Question 2: You Are an Army of One, the Only Teen Services Librarian in the Library System.

Being in a job that has no real peers can be a challenging position. No one who can relate to your specific issues, no one to cover for you in a tough situation, no one fighting the same fight – against the same things and the same people. It’s easy to feel isolated; like the underdog. Especially when you’re a teen services librarian, the area that’s already the black sheep of the library. They’re the outcasts and troublemakers. “You deal with them. All of them. Alone.”

If this is actually too daunting a task, you very likely shouldn’t do it. If not, it’s a pretty great role to have. The impact you can have on the teen space, and teens, is awesome. You can take anything you’ve learned and apply it. You can provide consistency and get to know the teens well as they grow up and out of your teen space.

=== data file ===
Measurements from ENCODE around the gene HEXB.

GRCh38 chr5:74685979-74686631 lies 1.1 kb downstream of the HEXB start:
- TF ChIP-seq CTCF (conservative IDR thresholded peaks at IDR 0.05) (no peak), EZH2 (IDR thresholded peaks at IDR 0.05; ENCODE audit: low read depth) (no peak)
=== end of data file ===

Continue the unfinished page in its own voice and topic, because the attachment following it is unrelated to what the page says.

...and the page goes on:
If you need peers, there are many options – they just don’t work in your teen library space. But they can relate to you, and have been through what you’re going through. YALSA, SLA, VOYA are all organizations where you can reach out to other teen librarians. A wealth of Facebook Pages, Twitter feeds, and blogs exist and are open for interaction and relationship building. If you need face to face, conferences, classes, and seminars will all put in you in the presence of others like you. And you’re not so different from the other librarians at your library, you just have some unique problems and limited resources. That doesn’t mean they won’t help you with ideas and support.

As for those limited resources, do what you are able to do for the teens, and don’t stress about what you can’t do. Your ambitions will likely be much greater than what you can manage to get done. Work with the goal of growing your staff. Connect with community to create programing, and track your successes to prove that you can do more if you have more resources. Do not be too busy that you don’t document and track information to state your case for growth. If you want improvement, you will have to make a strong case. Get your teen board to participate in the campaign for growth. Prove that the teens care about the space, and are willing to work for it too. The library administration will notice, and you will feel less like you’re an army of one.


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